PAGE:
Unemployment benefits can seem like a godsend when you find yourself unceremoniously let go from our job. But they aren’t going to get you out of a hand-to-mouth situation. Here is a brief primer on what those benefits are, why they exist, and how best to use them (or avoid using them) to improve your quality of life.
What Are Unemployment Benefits
Unemployment benefits are payments made to workers who have lost their jobs with the intent to bridge the financial gap as you search for new employment. The program is run by the states, and eligibility and benefits vary from state to state. Generally, though, most people who have lost their jobs are eligible for at least some benefits.
Who Is Eligible?
Most states require that you meet certain qualifications in order to be eligible. These qualifications range from an amount of time worked at your former job to your attitude and conduct in the job. The specifics will depend on where you live so it is best to check with your state’s Department Of Labor website before filing a claim just in case you’re not aware the benefits you’re entitled to and the requirements to qualify for them.
One note: if you voluntarily quit your job or were fired for a serious breach of your contract you will not be eligible.
What Are Unemployment Benefits Meant To Do?
The answer to that question isn’t as simple as it may seem on the surface. While unemployment benefits can provide a cushion for those out of work, they aren’t intended to be a long-term solution. In fact, in some cases they only last for a few months. The idea behind unemployment benefits is twofold: first, to help those who have lost their jobs until they can find new employment; and secondly, to help stimulate the economy. By making sure that people are still able to spend money even if they aren’t working, it is hoped that the general economy will receive a boost.
So what does this mean for you? Well, unemployment benefits do provide temporary assistance but should not be counted on as a permanent source of income.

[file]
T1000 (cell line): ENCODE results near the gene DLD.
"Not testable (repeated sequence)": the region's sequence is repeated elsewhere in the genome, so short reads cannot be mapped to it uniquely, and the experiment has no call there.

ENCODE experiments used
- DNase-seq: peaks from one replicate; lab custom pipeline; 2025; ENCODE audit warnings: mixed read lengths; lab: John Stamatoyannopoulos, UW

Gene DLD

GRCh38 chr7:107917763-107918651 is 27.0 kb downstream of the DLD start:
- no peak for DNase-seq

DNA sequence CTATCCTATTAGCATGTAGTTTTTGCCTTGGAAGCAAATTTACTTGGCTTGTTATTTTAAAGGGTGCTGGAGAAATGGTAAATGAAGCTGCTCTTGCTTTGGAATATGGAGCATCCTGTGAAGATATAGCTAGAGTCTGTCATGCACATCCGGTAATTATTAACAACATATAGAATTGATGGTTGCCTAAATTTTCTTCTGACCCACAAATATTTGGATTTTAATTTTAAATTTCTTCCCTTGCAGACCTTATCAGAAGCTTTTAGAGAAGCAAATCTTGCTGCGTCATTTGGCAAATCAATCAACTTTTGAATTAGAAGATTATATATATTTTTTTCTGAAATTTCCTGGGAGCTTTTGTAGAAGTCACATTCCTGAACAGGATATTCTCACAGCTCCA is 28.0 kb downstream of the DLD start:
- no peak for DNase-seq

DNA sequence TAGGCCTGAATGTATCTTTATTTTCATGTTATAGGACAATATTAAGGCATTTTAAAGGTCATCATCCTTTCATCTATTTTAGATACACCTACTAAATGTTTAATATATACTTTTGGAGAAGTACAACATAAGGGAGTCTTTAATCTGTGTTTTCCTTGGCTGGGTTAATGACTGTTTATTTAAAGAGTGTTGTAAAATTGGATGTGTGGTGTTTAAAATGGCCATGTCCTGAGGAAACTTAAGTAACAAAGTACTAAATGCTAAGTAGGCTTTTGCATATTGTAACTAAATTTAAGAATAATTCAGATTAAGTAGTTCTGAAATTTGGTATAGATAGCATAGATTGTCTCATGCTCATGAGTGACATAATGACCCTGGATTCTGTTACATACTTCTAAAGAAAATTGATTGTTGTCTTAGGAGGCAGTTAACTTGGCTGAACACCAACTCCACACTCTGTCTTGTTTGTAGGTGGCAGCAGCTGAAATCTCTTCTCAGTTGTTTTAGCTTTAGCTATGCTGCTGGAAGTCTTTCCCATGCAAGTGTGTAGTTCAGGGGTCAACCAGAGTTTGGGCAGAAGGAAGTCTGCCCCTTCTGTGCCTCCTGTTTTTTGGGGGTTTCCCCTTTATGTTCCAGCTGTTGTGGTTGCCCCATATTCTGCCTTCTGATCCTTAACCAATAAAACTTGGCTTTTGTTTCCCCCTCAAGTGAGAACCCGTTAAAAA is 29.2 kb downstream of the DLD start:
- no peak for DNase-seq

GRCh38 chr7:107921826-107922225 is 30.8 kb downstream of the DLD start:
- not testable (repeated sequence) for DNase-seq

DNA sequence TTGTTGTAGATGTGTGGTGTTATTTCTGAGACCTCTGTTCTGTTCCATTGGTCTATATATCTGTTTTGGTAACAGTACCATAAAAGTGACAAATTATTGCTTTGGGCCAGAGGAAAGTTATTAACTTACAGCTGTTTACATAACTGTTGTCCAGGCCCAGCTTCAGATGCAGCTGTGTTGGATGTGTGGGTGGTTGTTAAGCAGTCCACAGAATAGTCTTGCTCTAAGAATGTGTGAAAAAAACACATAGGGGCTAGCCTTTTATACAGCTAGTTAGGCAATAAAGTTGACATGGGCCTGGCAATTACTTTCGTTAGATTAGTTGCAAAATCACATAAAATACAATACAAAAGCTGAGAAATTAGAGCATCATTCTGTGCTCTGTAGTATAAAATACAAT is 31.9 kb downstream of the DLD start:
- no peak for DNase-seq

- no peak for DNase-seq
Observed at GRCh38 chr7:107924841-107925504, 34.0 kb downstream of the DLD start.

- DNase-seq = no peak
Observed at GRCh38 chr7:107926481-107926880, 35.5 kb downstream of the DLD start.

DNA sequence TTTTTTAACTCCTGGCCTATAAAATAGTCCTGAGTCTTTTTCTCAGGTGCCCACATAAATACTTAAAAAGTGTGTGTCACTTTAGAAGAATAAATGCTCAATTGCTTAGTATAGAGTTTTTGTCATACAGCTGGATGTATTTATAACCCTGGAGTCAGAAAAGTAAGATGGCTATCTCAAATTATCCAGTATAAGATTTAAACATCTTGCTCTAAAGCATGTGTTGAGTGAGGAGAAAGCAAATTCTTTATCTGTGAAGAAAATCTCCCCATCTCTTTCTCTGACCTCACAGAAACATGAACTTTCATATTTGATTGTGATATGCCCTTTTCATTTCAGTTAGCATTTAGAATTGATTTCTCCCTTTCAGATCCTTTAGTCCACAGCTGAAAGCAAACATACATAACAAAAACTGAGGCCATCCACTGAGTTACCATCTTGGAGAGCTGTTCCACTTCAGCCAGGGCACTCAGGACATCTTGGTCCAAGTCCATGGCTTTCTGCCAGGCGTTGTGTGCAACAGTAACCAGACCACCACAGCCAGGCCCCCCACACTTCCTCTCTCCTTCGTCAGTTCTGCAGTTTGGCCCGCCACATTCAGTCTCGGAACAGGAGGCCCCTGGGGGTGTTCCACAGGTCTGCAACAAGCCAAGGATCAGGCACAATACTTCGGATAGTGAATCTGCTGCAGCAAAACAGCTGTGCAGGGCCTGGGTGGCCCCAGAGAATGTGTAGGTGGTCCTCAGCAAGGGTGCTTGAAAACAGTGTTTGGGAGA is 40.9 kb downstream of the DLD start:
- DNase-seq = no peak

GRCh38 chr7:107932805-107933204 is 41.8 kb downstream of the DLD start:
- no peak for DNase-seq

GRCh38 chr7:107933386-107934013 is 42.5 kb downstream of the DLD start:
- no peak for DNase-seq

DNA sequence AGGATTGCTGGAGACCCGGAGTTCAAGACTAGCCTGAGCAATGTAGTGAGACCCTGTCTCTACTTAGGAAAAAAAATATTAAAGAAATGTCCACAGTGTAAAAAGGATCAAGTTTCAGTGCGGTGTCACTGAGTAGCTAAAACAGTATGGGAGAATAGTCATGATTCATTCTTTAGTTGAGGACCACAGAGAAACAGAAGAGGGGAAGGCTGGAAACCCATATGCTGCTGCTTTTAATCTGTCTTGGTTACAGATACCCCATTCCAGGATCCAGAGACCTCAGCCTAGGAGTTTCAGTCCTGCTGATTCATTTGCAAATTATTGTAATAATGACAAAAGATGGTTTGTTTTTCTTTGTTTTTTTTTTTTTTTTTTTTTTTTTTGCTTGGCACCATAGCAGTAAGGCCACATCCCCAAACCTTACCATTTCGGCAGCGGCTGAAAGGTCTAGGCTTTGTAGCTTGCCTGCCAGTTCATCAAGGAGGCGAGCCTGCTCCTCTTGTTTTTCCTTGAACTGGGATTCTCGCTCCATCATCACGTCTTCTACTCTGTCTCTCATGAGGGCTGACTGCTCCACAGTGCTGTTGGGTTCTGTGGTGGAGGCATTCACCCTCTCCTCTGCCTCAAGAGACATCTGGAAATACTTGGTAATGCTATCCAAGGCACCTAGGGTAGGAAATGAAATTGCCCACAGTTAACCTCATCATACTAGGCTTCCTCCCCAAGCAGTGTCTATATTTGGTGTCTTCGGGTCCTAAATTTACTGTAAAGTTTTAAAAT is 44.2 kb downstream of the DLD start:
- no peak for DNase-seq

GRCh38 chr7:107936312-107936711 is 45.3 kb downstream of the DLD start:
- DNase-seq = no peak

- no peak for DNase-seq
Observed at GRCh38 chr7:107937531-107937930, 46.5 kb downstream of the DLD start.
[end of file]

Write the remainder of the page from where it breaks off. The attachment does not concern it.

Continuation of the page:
What Is The Best Way To Use Unemployment Benefits?
The best way to use unemployment benefits is to supplement your income with them when you are in need.
You can also use them as a stepping stone, using the time that they provide to start looking for new employment or even change careers. Unemployment benefits don’t last forever so it’s important not to rely on them too heavily and try to find other ways of generating income while receiving these payments. It will be more difficult but it won’t leave you out of money once the unemployment benefits run out.
If You Are Employed, Keep Your Job (Or Look For A Better One)
It can be tempting to coast when you have a job, especially if it’s one that you don’t love. But it’s important to remember that even if your current situation is less than ideal, it’s still better than being unemployed.
Instead of sitting back and waiting for your job to disappear, or trying to hold out for something better, why not take the initiative and look for a new job? It may seem like a daunting task but by starting now you’ll at least be ahead of the game. And if you’re already employed, there’s no reason to stop looking. Keeping your job while looking for a new one can actually be beneficial.
It shows potential employers that you are serious about finding a new job and it keeps you from getting out of practice. It also gives you the opportunity to explore your options and find something that at least matches what you currently have if not better. So don’t be too quick to settle, even if your current job isn’t exactly stellar.
If You Have Been Unduly Fired, You Should Apply For Benefits
If you have been fired from your job for no reason, or if you were let go in a way that you believe was unfair, you may be eligible for unemployment benefits. Filing a claim is relatively easy and can be done either online or over the phone.
If you receive benefits, use them to get your feet under you and provide stability while you search for a good job.
If you find yourself out of work, the best way to make sure that it’s not an end is to use unemployment benefits as a safety net. Benefits are available in every state, but they’re designed more like a springboard than a hammock. You can’t just sit back and wait for something better to come along; instead, put the time on unemployment toward finding your next opportunity. If you need help doing that, click any of the banners on this page…